Guest post by Cat McIlroy, Trans* Education & Advocacy [TEA]
Trans* Education & Advocacy [TEA] has recently been established by a small but dedicated group of 6 volunteers as a grass roots community organising collective committed to supporting, engaging, empowering and advocating for the trans* community in Ireland. Through our diverse voices and identities we seek to address issues from a different perspective using inclusive activities, creative media and innovative training to educate and inform about trans* people and our experiences. Our goal is to advocate for trans* rights and help bring forward positive social change for trans* people. For more information, visit www.transgender.ie
Being gay used to be a mental illness… being trans* still is.
Although the lesbian, gay and bisexual communities have experienced significant progress in the Irish legal and social spheres in recent years, trans* people have been left behind. In 2012, legal gender recognition and relationship and family recognition for trans* people still do not exist. Trans* human rights and equality issues have not been adequately or appropriately addressed by successive Irish governments.
The government’s Gender Recognition Advisory Group (GRAG) report to Minister for Social Protection, Joan Burton, last June outlined recommendations for a scheme to allow transgender people to apply for legal recognition in the form of gender marker change on their birth certificates. The GRAG recommends that applicants must fulfil the medical criteria of Gender Identity Disorder (GID) diagnosis or present evidence of gender reassignment surgery. GID is classified as a mental illness, and the diagnostic criteria is prohibitively restrictive, specifically exempting intersex people as well as many trans* experiences.
On Saturday 20 October 2012, TEA will mark International Day of Action for Trans* Depathologisation with the Rally for Recognition in Dublin. The main goal is to provide a space for trans* people to be visible, voice their concerns about Irish legislative proposals, and actively engage in action that will energise and empower them to speak out about their right to be recognised without pathologisation or further delay by the Irish State.
International Day of Action for Trans* Depathologisation
The Rally for Recognition: Identity, NOT Disorder in Dublin is part of a global campaign. Every October since 2007, the Stop Trans Pathologization [STP-2012] Campaign has called an International Day of Action for Trans* Depathologisation, with demonstrations held in cities world-wide. Last October, activist groups in 70 cities throughout Asia, Europe, Latin America, North America and Oceania held protests, rallies and other actions. For the first time this year, Ireland will hold a public event.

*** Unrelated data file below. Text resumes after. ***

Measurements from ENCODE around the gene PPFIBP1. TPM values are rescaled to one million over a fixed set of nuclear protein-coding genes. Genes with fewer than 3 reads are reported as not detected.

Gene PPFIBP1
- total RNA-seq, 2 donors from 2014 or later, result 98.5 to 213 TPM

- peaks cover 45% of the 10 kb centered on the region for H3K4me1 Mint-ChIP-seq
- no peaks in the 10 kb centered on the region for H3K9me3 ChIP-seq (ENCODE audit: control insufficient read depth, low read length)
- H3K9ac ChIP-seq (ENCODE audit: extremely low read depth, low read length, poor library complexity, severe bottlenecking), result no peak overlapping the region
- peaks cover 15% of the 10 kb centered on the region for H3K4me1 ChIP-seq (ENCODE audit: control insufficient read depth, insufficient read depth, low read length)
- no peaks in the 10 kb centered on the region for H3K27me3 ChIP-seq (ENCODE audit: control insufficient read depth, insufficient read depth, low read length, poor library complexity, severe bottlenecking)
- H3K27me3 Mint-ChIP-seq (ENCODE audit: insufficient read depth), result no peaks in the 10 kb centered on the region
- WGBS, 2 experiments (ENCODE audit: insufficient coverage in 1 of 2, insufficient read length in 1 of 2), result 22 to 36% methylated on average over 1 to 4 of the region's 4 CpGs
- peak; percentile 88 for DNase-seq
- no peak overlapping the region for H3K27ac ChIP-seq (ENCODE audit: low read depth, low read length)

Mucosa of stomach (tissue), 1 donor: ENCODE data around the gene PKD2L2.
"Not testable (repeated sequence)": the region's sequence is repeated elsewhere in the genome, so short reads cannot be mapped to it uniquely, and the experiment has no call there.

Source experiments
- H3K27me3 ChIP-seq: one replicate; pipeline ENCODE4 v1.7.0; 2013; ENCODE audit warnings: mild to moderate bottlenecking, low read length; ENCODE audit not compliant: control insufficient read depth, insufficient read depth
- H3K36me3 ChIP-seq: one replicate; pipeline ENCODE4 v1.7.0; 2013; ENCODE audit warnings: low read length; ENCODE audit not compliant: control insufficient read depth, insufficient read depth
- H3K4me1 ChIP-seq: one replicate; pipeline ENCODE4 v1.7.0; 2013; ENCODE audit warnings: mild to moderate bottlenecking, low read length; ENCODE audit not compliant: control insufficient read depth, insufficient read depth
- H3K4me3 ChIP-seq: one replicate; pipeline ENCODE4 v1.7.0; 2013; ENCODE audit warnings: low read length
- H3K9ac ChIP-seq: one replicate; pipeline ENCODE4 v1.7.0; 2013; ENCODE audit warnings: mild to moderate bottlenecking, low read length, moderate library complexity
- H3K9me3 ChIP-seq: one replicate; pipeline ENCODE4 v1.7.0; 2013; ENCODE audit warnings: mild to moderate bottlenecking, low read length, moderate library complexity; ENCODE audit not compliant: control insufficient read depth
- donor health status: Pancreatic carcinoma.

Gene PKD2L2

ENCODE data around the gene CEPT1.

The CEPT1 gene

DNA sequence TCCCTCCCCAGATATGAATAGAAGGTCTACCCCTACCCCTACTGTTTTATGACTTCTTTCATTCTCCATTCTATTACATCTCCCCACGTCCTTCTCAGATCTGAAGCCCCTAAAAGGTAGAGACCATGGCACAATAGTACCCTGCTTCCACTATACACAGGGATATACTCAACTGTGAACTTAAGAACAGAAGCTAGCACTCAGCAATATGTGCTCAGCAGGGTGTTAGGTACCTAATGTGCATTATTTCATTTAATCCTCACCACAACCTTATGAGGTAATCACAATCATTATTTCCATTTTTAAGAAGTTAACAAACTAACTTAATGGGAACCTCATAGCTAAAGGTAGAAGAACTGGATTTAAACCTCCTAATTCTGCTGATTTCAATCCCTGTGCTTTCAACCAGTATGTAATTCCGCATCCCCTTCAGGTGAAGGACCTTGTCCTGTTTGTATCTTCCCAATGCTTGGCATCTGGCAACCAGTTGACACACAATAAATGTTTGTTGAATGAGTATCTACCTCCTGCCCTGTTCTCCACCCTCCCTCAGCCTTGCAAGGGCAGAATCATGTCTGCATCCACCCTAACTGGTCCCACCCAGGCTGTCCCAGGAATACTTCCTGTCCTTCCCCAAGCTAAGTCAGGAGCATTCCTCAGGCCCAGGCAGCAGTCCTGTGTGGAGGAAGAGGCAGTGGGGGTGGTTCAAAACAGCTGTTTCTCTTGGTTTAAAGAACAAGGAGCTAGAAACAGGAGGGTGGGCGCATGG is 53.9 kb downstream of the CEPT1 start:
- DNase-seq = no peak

The STP-2012 Campaign demands:
- Removal of ‘Gender Dysphoria’/’Gender Identity Disorder (GID)’ categories from the international diagnostic manuals.
- The abolition of binary normalisation treatments on intersex people.
- Free access to hormonal treatments and surgery (without psychiatric monitoring).
- Public coverage of trans*-specific health care.
- The fight against transphobia: educational training, social inclusion and employment for trans* people, as well as the visibility and reporting of all types of social or institutional transphobia.
The campaign aims to raise awareness that trans* identities are still considered mental disorders and demands the depathologisation of trans* identities. For more information, visit: http://www.stp2012.info/old/en
Rally for Recognition: Identity, NOT Disorder
We hope that the Rally for Recognition: Identity, NOT Disorder will harness the positive community engagement and momentum garnered from the recent 4th European Transgender Council held in Dublin, co-hosted by Transgender Equality Network Ireland (TENI) and Transgender Europe (TGEU). The Rally will enable people to come together to specifically express their concerns with the GID diagnosis or surgery requirement in the government’s current proposals for Gender Recognition legislation.
As the ILGA-Europe Conference is taking place in Dublin (18-21 October), we hope that delegates, LGBTI activists, trans* people, allies and friends from across Ireland and Europe will join us outside the gates of the Irish Parliament to demand the introduction of inclusive and respectful Gender Recognition legislation that will not enshrine the pathologisation of trans* identities in Irish law. TEA has invited a number of people to speak at the Rally including representatives from BeLonG To, Gay Doctors Ireland (GDI), ILGA-Europe, LGBT Noise, TENI, Transgender Europe (TGEU), and Union of Students in Ireland (USI).
TEA will host a placard-making session on Wednesday 17 October in Exchange Dublin from 6.30-9pm for individuals who may wish to make signs for the Rally and all trans* people and allies are welcome to attend.
Rally for Recognition: Saturday 20 October 2012, Dáil Éireann, Kildare Street, 2.30pm
Identity, NOT Disorder… Be there to help and support your trans* friends to get that changed.
 The Diagnostic and Statistical Manual of Mental Disorders (DSM) of the American Psychiatric Association is due to be revised in 2013 and the International Statistical Classification of Diseases and Related Health Problems (ICD) of the World Health Organisation in due for revision in 2015.